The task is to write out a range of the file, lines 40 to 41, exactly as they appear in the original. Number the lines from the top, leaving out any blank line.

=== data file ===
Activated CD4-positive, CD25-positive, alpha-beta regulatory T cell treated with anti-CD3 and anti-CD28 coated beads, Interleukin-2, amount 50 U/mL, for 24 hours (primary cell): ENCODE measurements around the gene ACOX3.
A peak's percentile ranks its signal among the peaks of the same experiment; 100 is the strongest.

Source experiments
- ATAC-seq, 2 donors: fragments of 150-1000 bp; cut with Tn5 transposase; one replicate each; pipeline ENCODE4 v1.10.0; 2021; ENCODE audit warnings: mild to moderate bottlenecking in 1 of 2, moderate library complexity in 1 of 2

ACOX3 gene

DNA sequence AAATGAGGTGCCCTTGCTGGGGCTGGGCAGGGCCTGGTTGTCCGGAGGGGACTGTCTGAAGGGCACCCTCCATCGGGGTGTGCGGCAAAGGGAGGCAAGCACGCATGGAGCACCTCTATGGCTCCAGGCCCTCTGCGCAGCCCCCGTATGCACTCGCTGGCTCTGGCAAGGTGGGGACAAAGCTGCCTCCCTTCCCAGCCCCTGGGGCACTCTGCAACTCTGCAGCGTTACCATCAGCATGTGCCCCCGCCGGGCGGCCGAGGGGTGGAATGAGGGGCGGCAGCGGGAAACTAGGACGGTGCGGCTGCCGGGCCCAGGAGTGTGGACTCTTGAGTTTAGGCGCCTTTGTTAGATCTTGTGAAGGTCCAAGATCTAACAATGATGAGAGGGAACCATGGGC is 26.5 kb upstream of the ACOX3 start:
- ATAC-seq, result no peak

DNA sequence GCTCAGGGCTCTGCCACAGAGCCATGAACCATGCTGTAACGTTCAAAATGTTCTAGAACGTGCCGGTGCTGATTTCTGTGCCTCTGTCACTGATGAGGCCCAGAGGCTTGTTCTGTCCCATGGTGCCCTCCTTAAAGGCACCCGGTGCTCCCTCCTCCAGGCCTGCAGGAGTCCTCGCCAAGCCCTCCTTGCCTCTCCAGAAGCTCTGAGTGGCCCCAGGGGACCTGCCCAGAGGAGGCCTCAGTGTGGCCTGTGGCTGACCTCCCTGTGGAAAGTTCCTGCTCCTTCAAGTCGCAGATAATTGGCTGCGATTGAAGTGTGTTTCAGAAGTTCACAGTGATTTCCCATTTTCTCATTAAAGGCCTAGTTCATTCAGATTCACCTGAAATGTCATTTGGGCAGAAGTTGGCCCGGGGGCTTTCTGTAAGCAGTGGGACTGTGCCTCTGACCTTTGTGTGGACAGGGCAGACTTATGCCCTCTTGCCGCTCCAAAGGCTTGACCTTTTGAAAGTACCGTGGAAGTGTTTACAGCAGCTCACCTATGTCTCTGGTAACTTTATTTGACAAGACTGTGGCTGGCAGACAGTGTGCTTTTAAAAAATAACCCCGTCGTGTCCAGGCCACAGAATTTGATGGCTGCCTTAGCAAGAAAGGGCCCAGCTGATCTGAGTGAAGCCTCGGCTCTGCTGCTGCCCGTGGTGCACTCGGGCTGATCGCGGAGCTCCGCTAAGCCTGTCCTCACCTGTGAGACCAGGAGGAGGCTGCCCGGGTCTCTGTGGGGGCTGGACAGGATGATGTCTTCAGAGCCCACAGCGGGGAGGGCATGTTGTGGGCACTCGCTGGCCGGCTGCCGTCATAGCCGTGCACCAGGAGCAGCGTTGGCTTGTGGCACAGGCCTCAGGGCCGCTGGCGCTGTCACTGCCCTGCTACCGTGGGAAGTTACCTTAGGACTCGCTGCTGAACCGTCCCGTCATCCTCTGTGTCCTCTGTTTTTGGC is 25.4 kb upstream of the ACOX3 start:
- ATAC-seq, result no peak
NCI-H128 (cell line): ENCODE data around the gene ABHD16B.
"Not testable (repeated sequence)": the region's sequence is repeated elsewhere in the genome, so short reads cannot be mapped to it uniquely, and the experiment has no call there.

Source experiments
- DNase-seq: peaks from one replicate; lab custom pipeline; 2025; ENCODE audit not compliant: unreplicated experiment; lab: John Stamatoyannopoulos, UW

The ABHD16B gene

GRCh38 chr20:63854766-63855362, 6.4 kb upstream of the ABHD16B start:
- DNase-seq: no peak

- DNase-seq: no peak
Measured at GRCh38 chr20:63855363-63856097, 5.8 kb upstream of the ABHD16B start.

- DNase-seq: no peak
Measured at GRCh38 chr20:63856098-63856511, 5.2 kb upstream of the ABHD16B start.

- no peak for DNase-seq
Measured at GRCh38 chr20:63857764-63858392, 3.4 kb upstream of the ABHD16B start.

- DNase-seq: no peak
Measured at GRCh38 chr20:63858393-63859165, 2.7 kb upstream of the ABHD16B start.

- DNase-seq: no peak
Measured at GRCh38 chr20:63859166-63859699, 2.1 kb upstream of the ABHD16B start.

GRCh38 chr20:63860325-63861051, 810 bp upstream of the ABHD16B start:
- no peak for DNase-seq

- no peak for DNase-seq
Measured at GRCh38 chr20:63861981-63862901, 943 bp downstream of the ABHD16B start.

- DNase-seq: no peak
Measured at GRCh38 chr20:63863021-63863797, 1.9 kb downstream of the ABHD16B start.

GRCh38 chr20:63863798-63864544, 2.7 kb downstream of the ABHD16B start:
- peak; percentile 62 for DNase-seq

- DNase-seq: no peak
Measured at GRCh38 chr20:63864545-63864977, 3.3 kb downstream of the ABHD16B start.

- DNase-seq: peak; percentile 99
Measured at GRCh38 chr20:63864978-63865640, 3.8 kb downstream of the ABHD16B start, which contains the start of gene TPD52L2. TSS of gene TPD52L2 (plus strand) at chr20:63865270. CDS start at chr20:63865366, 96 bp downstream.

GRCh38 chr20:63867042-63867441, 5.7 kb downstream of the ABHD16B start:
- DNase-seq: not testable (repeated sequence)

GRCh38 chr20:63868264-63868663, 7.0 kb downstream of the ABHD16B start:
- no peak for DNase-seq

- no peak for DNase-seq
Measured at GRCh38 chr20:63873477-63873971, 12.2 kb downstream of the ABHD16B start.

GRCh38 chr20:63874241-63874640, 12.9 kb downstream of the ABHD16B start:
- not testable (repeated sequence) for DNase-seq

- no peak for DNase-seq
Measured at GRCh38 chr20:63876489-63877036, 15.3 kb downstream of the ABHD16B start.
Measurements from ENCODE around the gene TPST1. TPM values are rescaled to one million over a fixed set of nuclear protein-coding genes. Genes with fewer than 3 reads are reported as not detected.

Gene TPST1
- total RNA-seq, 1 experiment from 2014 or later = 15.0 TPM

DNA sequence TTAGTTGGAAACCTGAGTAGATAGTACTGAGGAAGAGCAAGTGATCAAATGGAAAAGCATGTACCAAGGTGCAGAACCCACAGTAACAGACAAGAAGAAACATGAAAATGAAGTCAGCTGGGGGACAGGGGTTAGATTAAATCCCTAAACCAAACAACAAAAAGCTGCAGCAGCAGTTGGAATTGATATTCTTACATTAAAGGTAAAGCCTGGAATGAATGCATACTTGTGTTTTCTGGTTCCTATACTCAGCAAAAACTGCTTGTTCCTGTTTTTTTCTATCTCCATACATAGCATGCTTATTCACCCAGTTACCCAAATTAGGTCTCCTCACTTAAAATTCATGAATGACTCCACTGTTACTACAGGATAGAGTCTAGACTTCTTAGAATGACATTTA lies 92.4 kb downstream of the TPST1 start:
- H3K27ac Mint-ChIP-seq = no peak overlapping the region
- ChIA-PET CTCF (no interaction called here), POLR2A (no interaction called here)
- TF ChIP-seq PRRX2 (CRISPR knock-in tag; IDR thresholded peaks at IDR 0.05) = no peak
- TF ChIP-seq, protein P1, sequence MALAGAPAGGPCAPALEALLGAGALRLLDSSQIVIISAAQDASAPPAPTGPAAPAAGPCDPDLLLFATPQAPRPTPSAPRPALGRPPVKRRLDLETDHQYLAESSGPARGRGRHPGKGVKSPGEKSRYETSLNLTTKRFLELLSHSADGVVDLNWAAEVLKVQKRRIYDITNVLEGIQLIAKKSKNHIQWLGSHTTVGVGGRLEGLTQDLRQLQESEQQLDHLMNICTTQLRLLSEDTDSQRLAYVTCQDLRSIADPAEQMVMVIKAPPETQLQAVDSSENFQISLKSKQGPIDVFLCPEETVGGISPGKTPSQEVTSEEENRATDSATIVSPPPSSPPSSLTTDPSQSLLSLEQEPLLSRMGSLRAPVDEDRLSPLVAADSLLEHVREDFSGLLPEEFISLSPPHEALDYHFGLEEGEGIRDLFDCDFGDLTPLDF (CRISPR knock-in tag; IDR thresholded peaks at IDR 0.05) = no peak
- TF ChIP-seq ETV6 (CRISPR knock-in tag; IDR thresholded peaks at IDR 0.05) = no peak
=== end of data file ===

- DNase-seq: not testable (repeated sequence)

GRCh38 chr20:63868264-63868663, 7.0 kb downstream of the ABHD16B start: